Made in the U.S.A.
Fiction and critique of American society
The phrase “The Great American Novel” means something more than the sum of its parts. There are plenty of great American novels that are not Great American Novels: Henry James’s Portrait of a Lady doesn’t qualify, and neither does Ernest Hemingway’s The Sun Also Rises, or Willa Cather’s The Lost Lady, even though everyone acknowledges them as classics. No, the Great American Novel—always capitalized, like the United States of America itself—has to be a book that contains and explains the whole country, that makes sense of a place that remains, after 230-odd years, a mystery to itself. If other countries don’t fetishize their novels in quite this way—if the French don’t sit around waiting for someone to write the Great French Novel—it may be because no country is so much in need of explanation.
Hardly anyone talks about the Great American Novel without a tincture of irony these days. But as Lawrence Buell shows in The Dream of the Great American Novel, his comprehensive and illuminating new study, that is nothing new: American writers have always held the phrase at arm’s length, recognizing in it a kind of hubris, if not mere boosterism. Almost as soon as the concept of the Great American Novel was invented, in the nation-building years after the Civil War, Buell finds it being mocked, noting that one observer dryly put it into the same category as “other great American things such as the great American sewing-machine, the great American public school, and the great American sleeping-car.” It was enough of a cliché by 1880 for Henry James to refer to it with the acronym “GAN,” which Buell employs throughout his book.
Yet Buell warns us against taking all this dismissal at face value: “critical pissiness suggests the persistence of some sort of hydrant,” as he puts it. Even today, in our endlessly self-conscious literary era, novelists are still writing candidates for the GAN. What else are Jonathan Franzen’s Freedom, or Philip Roth’s American Pastoral, or Don DeLillo’s Underworld, if not attempts to capture the essence of American modernity between two covers?
Buell, now Cabot research professor of American literature, does not spend much time theorizing about the Great American Novel. Instead, he seeks to illuminate the concept by analyzing some of the books that have laid claim to the title. Most of these are, by definition, mainstays of high-school and college syllabi, from Nathaniel Hawthorne’s The Scarlet Letter down to Toni Morrison’s Beloved. But alongside these classics, Buell ranges a number of lesser-known works, showing how the basic “scripts” of the Great American Novel are played out by writers like Helen Hunt Jackson in Ramona and Harold Fredric in The Damnation of Theron Ware. And he takes account of contemporary works that respond to, challenge, and rewrite the classics, such as Alice Randall’s The Wind Done Gone, a parody of Gone With the Wind.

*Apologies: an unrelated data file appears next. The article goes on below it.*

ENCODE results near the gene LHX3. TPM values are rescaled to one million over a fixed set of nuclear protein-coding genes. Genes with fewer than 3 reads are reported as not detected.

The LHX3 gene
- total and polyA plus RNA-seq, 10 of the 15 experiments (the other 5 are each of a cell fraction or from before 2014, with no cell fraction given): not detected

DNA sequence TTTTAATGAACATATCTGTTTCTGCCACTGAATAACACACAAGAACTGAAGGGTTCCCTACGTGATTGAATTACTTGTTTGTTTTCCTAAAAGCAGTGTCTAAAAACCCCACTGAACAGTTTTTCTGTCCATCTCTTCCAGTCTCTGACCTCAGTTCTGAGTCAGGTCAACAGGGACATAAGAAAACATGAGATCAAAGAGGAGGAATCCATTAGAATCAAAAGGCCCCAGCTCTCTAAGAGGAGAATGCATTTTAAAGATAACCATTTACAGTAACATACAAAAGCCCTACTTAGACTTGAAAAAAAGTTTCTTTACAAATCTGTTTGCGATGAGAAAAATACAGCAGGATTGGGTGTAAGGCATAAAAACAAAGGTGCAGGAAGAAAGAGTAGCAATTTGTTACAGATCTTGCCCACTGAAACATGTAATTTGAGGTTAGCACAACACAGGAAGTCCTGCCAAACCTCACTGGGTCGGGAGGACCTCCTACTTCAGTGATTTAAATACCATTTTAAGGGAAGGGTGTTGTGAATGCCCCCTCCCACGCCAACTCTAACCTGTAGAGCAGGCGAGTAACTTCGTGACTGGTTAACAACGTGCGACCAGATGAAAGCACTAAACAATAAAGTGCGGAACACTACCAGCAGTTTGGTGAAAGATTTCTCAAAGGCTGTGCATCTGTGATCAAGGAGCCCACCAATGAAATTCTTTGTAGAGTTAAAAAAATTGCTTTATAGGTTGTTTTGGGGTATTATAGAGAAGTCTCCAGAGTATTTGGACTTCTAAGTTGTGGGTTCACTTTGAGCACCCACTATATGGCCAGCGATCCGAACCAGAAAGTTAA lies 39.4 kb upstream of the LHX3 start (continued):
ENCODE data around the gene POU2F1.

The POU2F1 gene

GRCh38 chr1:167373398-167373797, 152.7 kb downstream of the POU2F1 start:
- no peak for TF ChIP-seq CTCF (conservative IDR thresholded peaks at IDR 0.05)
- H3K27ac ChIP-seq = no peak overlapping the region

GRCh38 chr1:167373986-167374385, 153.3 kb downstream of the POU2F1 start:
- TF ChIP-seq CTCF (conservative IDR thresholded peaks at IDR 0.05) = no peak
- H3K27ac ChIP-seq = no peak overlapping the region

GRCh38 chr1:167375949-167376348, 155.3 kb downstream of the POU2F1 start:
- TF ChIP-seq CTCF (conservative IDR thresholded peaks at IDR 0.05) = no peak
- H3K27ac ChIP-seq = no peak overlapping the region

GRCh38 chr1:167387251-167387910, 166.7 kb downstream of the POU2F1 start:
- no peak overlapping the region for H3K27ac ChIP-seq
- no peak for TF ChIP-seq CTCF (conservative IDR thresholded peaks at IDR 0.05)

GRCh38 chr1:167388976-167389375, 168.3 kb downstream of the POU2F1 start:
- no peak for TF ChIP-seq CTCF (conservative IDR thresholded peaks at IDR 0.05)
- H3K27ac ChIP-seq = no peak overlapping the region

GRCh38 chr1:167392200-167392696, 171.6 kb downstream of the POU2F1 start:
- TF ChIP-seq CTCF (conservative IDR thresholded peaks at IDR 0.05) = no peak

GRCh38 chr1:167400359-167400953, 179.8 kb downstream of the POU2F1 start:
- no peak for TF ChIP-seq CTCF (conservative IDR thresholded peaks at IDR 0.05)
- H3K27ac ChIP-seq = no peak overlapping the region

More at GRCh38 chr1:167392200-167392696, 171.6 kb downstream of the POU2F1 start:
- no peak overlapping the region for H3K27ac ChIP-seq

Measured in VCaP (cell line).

Gone With the Wind is not what most people would think of as a Great American Novel—surely it is too middlebrow, not to mention too racist, for that distinction. But as Buell points out, the themes Margaret Mitchell writes about—slavery, the weight of Southern history, “the old-order mystique”—are the same as those of an undoubted GAN, William Faulkner’s Absalom, Absalom. (The difference is that “for every reader of Absalom, fifty had read Gone With the Wind.”) Buell proposes that GAN candidates tend to follow a few major “scripts,” and Faulkner and Mitchell are both using the same one: novels that seek to explain America by “imagining across or from within” the country’s major social divisions, especially the divisions between black and white, and between North and South.
The GAN candidates that follow this script manage to remain controversial even as they attain the status of classics. Uncle Tom’s Cabin, by Harriet Beecher Stowe, is Buell’s first example: a huge bestseller on publication in 1852, it was credited by some with helping to hasten the Civil War, thanks to its frontal assault on slavery. Yet as Buell notes, the book tries hard to depict slavery as a national problem, while sparing Southern sensitivities: Stowe “makes her arch villain a New Englander,” while “she makes her most brainy and articulate white character a slaveholder.” Though her depictions of black characters now strike us as deeply racist, “essentializing…Africans as inherently childlike,” Buell urges us to consider the novel as a “white person’s attempt to comprehend nonwhites at a moment when even most white northerners considered them less than fully human.”